|MadSci Network: Genetics|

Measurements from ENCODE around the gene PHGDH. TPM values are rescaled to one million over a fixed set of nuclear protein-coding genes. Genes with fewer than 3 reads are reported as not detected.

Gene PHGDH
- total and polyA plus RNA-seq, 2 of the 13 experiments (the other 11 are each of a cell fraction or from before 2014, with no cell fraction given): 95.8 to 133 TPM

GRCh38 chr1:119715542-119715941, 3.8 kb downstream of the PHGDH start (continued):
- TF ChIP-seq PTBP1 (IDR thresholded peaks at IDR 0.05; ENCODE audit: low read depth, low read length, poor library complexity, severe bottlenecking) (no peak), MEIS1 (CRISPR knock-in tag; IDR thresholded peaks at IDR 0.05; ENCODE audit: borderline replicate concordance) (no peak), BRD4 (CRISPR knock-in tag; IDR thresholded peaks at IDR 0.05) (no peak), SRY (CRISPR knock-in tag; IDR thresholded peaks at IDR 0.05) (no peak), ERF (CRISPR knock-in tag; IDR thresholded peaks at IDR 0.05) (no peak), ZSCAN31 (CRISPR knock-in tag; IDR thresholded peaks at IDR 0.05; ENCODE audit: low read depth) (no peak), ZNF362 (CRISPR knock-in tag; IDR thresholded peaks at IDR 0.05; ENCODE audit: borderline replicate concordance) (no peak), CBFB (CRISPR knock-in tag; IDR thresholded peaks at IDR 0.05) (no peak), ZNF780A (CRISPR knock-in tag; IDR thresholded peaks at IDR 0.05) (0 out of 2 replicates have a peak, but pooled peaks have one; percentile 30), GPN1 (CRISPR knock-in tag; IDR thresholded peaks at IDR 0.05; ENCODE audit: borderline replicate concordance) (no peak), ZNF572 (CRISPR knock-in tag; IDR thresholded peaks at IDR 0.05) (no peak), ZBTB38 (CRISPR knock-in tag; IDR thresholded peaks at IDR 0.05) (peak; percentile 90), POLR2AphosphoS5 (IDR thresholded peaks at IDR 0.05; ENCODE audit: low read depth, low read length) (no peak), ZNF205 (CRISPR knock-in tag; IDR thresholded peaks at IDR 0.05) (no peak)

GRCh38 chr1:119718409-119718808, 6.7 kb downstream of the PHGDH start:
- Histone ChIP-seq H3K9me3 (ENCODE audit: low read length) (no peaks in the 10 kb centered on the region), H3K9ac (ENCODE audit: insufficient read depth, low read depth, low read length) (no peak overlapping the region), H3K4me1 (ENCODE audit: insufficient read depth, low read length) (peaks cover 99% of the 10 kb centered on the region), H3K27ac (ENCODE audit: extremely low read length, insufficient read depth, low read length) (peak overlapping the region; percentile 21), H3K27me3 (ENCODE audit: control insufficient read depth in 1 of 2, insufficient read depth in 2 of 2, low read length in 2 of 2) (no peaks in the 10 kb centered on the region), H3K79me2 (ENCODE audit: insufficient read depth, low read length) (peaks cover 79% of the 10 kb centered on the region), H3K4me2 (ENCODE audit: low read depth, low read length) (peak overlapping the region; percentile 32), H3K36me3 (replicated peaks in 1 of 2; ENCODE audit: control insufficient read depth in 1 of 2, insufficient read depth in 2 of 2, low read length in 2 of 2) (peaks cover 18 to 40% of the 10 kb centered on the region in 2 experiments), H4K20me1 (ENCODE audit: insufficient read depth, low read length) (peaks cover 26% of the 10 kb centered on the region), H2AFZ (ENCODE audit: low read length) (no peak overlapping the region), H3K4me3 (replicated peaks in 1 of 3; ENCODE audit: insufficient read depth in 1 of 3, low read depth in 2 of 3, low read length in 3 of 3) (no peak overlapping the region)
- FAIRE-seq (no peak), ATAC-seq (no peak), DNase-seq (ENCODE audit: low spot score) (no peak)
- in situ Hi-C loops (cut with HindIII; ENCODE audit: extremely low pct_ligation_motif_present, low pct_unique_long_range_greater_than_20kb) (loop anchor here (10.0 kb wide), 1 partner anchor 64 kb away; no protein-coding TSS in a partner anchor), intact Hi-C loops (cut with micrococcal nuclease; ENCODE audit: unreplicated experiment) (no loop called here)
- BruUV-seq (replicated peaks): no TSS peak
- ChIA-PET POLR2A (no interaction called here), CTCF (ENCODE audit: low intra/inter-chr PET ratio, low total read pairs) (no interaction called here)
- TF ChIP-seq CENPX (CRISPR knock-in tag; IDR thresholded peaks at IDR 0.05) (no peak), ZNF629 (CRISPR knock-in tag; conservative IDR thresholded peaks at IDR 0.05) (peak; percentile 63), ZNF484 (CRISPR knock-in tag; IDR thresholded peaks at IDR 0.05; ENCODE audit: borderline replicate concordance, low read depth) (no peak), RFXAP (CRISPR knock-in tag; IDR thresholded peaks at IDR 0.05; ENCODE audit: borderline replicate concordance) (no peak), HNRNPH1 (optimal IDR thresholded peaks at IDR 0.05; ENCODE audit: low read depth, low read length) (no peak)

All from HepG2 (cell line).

Exam questions like this one assume that the disease in question is a Mendelian factor, meaning a single gene that determines a particular trait, with a strong difference between the two alleles. One allele is usually assumed to be wild type, while the other is a clear departure from wild type that is recognizable as a disease. You are expected to assume, if the disease would prevent survival to adulthood and reproduction, that it is recessive. Therefore the parents are both A/a, with A/A and A/a wild type, and a/a affected by the disease. You have correctly identified the risk for each child as 25%. You have asked whether there is a case in which A/A and a/a are affected, and A/a is normal. I can think of an example of this kind, but it is not entirely due to genetics, as there is an environmental factor. In sickle-cell anemia, there is a recessive variant of the beta globin gene that causes a severe disease in homozygotes. Heterozygotes are mildly affected. People homozygous for the wild- type allele are susceptible to malaria, while heterozygotes are resistant. Therefore, in areas with a high incidence of malaria, heterozygotes are strongly selected, with homozygotes for the wild- type allele facing malaria, and homozygotes for the sickling allele facing severe anemia. Please see: http:// www.ncbi.nlm.nih.gov/entrez/dispomim.cgi?id=603903 It is difficult to think of a genetic mechanism in which only individuals that are heteroallelic at a given locus are normal. This would require that there be no wild-type allele. If the condition caused by homozygosity for the two alternative alleles strongly affects fitness, there would be strong selection for a wild-type allele. I'd recommend reading a good genetics, book for more information, for example: http://www.ncbi.nlm.nih.gov/books/bv.fcgi? call=bv.View..ShowTOC&rid=iga.TOC Yours, Paul Szauter Mouse Genome Informatics Moderator's Note: There is a similar situation called heterosis, which occurs in some organisms. This is a case where a cross between two related inbred strains of a species produces offspring that are more healthy than either of the parents. This is presumably because each parent line is homozygous for certain alleles that cause lower fitness, while the heterozygote has complementing alleles from both parent, so is more "wild-type" than either parent. e.g. Say A and B are two genes that when mutant (a or b) cause mild phenotypes, the organism is alive but not optimally healthy. Strain X is AAbb with homozygous little b causing mild sickness, while strain Y is aaBB with homozygous little A also causing a very mild phenotype. The offspring of the two strains is then AaBb and contains a good copy of each gene, and so is more healthy. The exact genetic mechanisms for heterosis are not known at present, probably involve many different genes and gene interactions. This Wiki article has a brief overview of heterosis.
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